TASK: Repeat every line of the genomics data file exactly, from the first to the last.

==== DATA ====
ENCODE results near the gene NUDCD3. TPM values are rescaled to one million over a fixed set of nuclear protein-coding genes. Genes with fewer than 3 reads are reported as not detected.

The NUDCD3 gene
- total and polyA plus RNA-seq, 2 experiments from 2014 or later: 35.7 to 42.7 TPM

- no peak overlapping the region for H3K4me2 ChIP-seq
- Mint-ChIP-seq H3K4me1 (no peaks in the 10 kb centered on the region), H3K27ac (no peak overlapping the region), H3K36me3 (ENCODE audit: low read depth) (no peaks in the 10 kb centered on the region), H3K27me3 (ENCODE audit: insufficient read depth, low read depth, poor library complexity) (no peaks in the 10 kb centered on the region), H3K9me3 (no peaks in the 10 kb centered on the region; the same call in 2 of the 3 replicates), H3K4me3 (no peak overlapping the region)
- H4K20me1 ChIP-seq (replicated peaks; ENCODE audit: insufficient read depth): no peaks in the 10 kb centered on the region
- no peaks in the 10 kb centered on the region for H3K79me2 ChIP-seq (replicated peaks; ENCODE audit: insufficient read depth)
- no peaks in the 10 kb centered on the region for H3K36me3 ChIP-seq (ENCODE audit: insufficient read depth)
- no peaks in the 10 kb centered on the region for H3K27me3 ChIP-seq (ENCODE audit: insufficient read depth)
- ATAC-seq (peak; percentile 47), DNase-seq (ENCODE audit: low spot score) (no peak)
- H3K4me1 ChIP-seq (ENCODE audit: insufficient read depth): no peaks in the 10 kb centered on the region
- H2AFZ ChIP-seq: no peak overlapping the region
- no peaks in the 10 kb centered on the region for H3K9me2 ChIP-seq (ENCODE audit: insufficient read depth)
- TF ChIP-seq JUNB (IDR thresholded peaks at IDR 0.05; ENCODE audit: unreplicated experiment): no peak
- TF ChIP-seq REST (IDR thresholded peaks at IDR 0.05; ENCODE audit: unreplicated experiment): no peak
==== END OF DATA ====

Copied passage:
ENCODE results near the gene NUDCD3. TPM values are rescaled to one million over a fixed set of nuclear protein-coding genes. Genes with fewer than 3 reads are reported as not detected.

The NUDCD3 gene
- total and polyA plus RNA-seq, 2 experiments from 2014 or later: 35.7 to 42.7 TPM

- no peak overlapping the region for H3K4me2 ChIP-seq
- Mint-ChIP-seq H3K4me1 (no peaks in the 10 kb centered on the region), H3K27ac (no peak overlapping the region), H3K36me3 (ENCODE audit: low read depth) (no peaks in the 10 kb centered on the region), H3K27me3 (ENCODE audit: insufficient read depth, low read depth, poor library complexity) (no peaks in the 10 kb centered on the region), H3K9me3 (no peaks in the 10 kb centered on the region; the same call in 2 of the 3 replicates), H3K4me3 (no peak overlapping the region)
- H4K20me1 ChIP-seq (replicated peaks; ENCODE audit: insufficient read depth): no peaks in the 10 kb centered on the region
- no peaks in the 10 kb centered on the region for H3K79me2 ChIP-seq (replicated peaks; ENCODE audit: insufficient read depth)
- no peaks in the 10 kb centered on the region for H3K36me3 ChIP-seq (ENCODE audit: insufficient read depth)
- no peaks in the 10 kb centered on the region for H3K27me3 ChIP-seq (ENCODE audit: insufficient read depth)
- ATAC-seq (peak; percentile 47), DNase-seq (ENCODE audit: low spot score) (no peak)
- H3K4me1 ChIP-seq (ENCODE audit: insufficient read depth): no peaks in the 10 kb centered on the region
- H2AFZ ChIP-seq: no peak overlapping the region
- no peaks in the 10 kb centered on the region for H3K9me2 ChIP-seq (ENCODE audit: insufficient read depth)
- TF ChIP-seq JUNB (IDR thresholded peaks at IDR 0.05; ENCODE audit: unreplicated experiment): no peak
- TF ChIP-seq REST (IDR thresholded peaks at IDR 0.05; ENCODE audit: unreplicated experiment): no peak